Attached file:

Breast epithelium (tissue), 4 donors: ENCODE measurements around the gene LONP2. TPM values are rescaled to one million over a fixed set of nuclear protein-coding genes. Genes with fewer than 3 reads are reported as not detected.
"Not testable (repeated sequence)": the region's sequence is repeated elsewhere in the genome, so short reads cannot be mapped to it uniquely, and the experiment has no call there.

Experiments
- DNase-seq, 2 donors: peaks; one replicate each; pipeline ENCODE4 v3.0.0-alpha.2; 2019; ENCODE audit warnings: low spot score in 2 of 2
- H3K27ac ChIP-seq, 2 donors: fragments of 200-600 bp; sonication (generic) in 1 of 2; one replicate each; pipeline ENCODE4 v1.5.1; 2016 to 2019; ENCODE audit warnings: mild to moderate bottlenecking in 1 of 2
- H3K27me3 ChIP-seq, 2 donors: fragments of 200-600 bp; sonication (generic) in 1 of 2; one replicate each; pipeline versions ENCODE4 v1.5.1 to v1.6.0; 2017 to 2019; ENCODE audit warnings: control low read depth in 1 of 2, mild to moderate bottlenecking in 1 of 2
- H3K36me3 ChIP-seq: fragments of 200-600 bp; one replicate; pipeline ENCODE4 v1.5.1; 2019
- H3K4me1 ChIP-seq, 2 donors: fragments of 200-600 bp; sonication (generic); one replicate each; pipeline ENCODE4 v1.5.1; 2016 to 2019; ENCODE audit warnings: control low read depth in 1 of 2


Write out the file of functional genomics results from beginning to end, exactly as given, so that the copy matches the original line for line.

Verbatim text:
Breast epithelium (tissue), 4 donors: ENCODE measurements around the gene LONP2. TPM values are rescaled to one million over a fixed set of nuclear protein-coding genes. Genes with fewer than 3 reads are reported as not detected.
"Not testable (repeated sequence)": the region's sequence is repeated elsewhere in the genome, so short reads cannot be mapped to it uniquely, and the experiment has no call there.

Experiments
- DNase-seq, 2 donors: peaks; one replicate each; pipeline ENCODE4 v3.0.0-alpha.2; 2019; ENCODE audit warnings: low spot score in 2 of 2
- H3K27ac ChIP-seq, 2 donors: fragments of 200-600 bp; sonication (generic) in 1 of 2; one replicate each; pipeline ENCODE4 v1.5.1; 2016 to 2019; ENCODE audit warnings: mild to moderate bottlenecking in 1 of 2
- H3K27me3 ChIP-seq, 2 donors: fragments of 200-600 bp; sonication (generic) in 1 of 2; one replicate each; pipeline versions ENCODE4 v1.5.1 to v1.6.0; 2017 to 2019; ENCODE audit warnings: control low read depth in 1 of 2, mild to moderate bottlenecking in 1 of 2
- H3K36me3 ChIP-seq: fragments of 200-600 bp; one replicate; pipeline ENCODE4 v1.5.1; 2019
- H3K4me1 ChIP-seq, 2 donors: fragments of 200-600 bp; sonication (generic); one replicate each; pipeline ENCODE4 v1.5.1; 2016 to 2019; ENCODE audit warnings: control low read depth in 1 of 2